Food waste accounting: Methodologies, challenges and opportunities
Food waste (FW) reduction is a priority both at global and European level. In the context of the Sustainable Development Goals defined by the United Nations, there is a specific target (12.3) referring to food waste, and asking – ‘By 2030, to halve per capita global FW at the retail and consumer levels and reduce food losses along production and supply chains, including post-harvest losses’. The European Commission has committed to achieve this goal and defined FW as a priority within the Circular Economy Action Plan.
Moreover, in order to achieve the circular economy objectives, to support the achievement of the SDG 12.3 target and maximise the contribution of all actors, the Commission established the EU Platform on Food Losses and Food Waste. This platform aims at supporting a wide array of actors in defining measures needed to prevent food waste, sharing best practice, and evaluating progress made over time. A crucial aspect to achieve FW reduction targets is to have a robust account of FW generated along the food supply chain. The accounting, in principle, should allow: i) the identification of the most important FW streams, ii) the definition of a baseline to monitor FW reduction over time, and iii) the recognition of FW flows that may undergo a valorisation process in a circular economy perspective.
Although studies can be found in the literature that estimate FW at the EU level, results are dissimilar because of different accounting approaches followed. At present, a consolidated framework for FW quantification in Europe is still an open challenge. To contribute to the development of harmonized and robust FW accounting methodologies and FW quantification, the Joint Research Centre of the European Commission, organized a technical workshop entitled ‘Food waste accounting: methodologies, challenges and opportunities’. The aim of the workshop was to gather experts in FW accounting to share experiences and perspectives on FW quantification at the European scale. Opportunities and challenges to improve FW quantification have been discussed in order to ensure that future policy decisions for FW reduction and valorisation are made based on robust information.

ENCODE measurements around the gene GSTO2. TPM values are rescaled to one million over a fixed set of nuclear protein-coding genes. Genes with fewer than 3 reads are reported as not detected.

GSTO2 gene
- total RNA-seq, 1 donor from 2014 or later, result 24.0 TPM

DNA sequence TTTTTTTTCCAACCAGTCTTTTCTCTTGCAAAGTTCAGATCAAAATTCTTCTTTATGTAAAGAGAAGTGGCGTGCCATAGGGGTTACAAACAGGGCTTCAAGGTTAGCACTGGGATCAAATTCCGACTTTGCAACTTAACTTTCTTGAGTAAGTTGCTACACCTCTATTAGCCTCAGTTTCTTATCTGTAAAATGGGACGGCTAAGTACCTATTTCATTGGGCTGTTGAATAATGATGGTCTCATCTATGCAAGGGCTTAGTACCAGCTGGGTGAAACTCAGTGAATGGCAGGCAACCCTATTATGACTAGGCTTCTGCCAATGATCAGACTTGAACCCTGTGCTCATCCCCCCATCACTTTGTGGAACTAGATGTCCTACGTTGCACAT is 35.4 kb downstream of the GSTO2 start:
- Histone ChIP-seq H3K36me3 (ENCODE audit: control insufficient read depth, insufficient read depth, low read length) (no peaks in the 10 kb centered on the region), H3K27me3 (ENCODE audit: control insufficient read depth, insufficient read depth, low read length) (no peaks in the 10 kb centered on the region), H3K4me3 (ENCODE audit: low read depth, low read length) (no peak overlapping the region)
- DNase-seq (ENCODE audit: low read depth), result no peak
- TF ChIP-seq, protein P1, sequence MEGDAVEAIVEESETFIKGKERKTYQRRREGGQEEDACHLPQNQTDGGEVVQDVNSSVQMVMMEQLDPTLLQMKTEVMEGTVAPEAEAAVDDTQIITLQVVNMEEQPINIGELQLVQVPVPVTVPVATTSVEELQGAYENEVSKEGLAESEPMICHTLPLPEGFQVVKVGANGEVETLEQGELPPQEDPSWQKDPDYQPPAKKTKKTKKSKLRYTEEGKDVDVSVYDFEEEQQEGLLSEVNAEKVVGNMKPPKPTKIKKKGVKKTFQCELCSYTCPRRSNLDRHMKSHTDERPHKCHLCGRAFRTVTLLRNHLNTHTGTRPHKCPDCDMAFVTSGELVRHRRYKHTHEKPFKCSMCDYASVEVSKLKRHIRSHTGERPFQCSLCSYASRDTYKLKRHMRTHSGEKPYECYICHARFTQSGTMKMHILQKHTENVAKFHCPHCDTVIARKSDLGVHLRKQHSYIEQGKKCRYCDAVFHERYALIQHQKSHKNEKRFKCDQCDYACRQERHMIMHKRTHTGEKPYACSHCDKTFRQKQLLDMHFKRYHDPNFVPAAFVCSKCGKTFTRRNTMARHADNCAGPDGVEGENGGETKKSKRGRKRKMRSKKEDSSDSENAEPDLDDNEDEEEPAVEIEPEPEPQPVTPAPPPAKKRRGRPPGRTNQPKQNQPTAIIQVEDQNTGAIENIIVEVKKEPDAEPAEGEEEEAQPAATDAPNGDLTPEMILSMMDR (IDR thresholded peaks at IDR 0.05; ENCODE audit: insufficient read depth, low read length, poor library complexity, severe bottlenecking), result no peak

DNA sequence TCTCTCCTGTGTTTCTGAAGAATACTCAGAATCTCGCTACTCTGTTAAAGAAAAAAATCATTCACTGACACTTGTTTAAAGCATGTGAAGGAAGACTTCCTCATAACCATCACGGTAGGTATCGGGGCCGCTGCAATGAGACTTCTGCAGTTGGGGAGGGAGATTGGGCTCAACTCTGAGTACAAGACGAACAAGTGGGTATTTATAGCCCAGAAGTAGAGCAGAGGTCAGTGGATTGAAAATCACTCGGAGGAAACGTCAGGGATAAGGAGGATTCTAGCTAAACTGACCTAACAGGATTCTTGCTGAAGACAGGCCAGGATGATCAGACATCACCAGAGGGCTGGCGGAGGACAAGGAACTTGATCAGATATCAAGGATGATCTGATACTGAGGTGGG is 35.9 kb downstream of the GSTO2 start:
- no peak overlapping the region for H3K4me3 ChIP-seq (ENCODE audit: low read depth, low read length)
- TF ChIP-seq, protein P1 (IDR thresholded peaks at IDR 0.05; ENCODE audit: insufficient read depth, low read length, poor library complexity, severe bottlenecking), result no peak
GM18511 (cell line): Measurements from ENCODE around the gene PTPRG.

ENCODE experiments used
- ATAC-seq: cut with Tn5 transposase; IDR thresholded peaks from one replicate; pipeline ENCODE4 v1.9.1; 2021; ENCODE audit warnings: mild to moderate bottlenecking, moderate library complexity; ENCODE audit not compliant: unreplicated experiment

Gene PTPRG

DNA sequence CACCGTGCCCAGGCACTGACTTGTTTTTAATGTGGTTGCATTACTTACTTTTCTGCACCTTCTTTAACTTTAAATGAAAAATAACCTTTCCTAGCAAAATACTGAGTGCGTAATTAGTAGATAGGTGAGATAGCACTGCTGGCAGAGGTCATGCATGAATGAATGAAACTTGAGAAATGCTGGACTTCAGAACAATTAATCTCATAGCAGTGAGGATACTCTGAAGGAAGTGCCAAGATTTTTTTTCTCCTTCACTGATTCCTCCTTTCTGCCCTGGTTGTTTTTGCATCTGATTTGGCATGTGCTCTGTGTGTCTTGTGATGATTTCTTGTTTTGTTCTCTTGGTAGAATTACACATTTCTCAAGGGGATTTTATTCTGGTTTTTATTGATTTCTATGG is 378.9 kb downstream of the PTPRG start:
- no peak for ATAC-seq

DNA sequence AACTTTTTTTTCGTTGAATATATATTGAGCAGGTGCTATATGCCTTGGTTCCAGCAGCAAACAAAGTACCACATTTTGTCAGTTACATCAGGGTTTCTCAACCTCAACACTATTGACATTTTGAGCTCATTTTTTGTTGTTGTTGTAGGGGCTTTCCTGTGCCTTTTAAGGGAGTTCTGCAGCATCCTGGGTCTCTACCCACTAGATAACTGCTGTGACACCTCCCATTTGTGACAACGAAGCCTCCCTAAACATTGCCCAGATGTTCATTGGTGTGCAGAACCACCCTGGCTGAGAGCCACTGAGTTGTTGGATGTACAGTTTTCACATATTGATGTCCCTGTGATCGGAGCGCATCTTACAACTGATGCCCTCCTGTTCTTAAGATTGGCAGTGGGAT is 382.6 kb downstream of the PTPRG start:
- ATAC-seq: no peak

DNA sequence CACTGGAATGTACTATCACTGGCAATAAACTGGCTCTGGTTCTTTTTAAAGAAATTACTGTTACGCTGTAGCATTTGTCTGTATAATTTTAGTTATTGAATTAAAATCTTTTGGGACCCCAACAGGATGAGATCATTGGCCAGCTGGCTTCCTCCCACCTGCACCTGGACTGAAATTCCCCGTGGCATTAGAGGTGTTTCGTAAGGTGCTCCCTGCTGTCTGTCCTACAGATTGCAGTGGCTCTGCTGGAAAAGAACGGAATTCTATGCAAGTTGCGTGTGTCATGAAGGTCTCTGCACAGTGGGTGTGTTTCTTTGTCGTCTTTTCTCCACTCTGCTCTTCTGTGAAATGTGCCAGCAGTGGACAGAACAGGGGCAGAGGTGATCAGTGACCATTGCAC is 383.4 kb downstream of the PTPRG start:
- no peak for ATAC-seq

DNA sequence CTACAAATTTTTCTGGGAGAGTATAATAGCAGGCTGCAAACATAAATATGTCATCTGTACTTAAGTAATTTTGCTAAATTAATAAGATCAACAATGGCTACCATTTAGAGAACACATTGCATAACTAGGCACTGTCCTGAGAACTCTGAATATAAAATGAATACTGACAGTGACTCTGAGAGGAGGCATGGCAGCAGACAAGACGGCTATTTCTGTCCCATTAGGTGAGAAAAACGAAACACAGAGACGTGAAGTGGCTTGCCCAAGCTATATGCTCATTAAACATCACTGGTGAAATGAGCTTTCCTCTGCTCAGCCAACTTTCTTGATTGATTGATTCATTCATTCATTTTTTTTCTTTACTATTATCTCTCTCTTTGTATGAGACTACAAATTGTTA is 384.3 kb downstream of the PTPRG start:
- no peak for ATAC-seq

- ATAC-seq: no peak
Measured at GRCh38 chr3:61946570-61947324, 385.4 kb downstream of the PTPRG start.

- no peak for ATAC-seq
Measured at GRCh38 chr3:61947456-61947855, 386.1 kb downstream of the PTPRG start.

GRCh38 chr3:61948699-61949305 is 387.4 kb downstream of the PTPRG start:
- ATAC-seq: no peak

This report summarizes the issues discussed in the workshop as well as research gaps and challenges existing in FW accounting. Several research gaps were identified during the workshop. The most critical were related to the lack of a clear and consensual FW definition and a harmonized methodology for FW accounting. The harmonized methodology requires at least clarifying: definitions and terminology (e.g. edible/inedible and avoidable/unavoidable food waste), system boundaries, and units of measurement so that existing data across countries, commodities, and FSCs could be comparable. It was also identified the need to improve overall data quality and quantification of specific waste streams, such as liquid waste.
Research is necessary to identify systematically types and sources of uncertainty and variability within the FW accounting framework and provide guidelines and tools to assess them. Additionally to the mentioned methodologic aspects, other needs exist to support the better design of policies for FW reduction. Those include matching methodological aspects and policy questions, as the information required is different depending on the area of policy intervention (either waste prevention, management or valorisation). Moreover, the identification of FW drivers is of extreme relevance for both designing properly the framework for primary data collection and defining effective reduction strategies.Contact name: Carla Caldeira
Contact email: carla.PATINHA-CALDEIRA@ec.europa.eu
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